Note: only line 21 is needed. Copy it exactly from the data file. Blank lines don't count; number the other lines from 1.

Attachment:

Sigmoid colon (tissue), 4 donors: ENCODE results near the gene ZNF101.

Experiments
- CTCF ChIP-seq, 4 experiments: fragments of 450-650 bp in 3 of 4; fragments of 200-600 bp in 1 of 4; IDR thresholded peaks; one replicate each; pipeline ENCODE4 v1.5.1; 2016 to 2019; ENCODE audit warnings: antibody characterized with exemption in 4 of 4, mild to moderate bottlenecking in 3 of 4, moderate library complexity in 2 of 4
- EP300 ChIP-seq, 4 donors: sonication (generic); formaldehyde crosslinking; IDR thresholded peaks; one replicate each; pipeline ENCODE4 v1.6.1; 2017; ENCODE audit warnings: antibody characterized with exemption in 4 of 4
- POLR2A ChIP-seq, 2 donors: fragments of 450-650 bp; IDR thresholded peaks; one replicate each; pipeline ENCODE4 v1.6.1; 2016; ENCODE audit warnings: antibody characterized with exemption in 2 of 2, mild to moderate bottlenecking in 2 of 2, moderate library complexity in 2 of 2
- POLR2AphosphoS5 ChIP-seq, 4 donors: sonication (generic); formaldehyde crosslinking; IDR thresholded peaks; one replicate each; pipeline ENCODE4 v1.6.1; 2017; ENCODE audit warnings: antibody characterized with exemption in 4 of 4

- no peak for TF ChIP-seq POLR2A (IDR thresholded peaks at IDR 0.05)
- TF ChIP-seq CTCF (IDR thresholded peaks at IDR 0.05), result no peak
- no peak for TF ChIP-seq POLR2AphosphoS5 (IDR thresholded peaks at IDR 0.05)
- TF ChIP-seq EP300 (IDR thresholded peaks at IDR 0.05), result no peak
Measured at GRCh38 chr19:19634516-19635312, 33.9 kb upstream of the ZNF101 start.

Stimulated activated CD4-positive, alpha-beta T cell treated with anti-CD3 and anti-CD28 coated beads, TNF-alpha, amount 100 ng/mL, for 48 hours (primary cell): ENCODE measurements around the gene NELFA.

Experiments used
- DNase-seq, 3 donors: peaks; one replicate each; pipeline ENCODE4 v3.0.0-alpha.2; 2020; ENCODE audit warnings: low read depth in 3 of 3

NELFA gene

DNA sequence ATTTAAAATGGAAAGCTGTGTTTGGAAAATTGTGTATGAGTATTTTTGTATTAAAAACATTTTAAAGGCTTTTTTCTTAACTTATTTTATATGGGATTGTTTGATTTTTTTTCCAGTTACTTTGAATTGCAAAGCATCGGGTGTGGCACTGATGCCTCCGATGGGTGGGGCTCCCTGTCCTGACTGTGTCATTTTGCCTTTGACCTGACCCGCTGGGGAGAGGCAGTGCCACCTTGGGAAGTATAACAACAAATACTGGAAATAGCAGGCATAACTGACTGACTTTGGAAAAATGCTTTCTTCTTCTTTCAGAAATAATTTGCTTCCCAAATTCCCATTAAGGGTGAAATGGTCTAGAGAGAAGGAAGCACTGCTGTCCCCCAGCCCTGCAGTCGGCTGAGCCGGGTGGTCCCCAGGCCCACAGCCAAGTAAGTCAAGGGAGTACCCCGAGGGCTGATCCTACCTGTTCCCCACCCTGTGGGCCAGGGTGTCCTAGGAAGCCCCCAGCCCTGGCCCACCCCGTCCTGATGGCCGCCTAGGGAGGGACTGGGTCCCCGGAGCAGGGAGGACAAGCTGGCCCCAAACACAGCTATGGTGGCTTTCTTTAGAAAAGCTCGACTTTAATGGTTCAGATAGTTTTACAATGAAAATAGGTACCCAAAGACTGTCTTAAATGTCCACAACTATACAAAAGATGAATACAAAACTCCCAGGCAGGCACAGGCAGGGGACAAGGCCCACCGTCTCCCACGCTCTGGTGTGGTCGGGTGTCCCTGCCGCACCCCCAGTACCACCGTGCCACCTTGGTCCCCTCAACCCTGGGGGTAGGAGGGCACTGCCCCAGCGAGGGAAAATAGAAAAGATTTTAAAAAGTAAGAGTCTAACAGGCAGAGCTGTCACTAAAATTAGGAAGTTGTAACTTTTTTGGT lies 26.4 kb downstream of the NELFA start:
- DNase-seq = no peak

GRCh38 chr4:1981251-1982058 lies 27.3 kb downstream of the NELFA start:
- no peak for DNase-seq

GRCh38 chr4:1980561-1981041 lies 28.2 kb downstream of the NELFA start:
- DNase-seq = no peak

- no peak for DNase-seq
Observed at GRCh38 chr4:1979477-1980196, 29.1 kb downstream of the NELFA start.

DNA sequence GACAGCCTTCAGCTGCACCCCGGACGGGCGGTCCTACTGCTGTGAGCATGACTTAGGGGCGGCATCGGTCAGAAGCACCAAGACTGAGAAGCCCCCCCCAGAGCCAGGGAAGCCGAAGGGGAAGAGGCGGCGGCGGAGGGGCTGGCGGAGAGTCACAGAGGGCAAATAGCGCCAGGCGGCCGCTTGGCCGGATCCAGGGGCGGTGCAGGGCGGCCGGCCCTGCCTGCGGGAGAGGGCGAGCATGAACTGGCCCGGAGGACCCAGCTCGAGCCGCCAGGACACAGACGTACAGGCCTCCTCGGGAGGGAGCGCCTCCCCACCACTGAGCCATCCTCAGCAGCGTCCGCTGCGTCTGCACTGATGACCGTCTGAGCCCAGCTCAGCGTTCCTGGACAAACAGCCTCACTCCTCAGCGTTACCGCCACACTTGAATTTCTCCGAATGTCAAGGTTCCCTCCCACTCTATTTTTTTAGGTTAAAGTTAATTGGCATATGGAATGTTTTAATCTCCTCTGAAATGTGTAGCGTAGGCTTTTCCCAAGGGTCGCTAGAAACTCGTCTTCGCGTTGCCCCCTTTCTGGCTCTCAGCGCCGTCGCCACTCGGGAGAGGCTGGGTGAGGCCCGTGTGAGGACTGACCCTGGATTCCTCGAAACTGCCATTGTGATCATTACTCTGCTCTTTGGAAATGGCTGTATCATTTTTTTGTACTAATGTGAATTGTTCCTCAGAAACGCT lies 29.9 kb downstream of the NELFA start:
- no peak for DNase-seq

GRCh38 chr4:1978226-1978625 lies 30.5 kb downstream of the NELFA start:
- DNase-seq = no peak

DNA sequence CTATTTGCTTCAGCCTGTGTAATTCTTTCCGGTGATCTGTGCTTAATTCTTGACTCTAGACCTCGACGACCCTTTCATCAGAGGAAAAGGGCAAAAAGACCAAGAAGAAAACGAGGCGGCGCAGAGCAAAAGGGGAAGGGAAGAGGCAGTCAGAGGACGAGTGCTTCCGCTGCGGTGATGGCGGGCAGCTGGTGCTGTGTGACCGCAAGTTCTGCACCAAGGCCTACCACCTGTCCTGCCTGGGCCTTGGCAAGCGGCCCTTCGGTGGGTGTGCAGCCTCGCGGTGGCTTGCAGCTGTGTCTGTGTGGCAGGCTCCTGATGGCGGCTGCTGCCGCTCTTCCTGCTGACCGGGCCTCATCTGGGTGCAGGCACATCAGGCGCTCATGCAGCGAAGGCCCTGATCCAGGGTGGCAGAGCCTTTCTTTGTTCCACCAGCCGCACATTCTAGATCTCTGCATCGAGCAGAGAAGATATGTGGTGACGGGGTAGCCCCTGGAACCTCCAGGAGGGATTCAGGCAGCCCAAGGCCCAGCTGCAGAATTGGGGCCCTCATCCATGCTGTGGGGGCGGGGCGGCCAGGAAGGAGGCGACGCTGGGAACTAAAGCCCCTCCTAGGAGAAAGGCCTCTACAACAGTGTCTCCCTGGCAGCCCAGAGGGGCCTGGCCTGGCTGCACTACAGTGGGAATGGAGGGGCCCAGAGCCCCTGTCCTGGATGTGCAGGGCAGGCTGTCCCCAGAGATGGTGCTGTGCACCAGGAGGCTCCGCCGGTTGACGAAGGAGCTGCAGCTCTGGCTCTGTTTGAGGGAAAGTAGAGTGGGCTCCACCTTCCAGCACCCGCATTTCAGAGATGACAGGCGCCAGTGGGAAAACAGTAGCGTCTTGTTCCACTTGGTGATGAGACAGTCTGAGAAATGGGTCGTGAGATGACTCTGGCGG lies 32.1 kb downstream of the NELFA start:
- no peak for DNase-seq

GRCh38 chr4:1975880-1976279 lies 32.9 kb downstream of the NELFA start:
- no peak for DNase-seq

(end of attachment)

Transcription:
- DNase-seq = no peak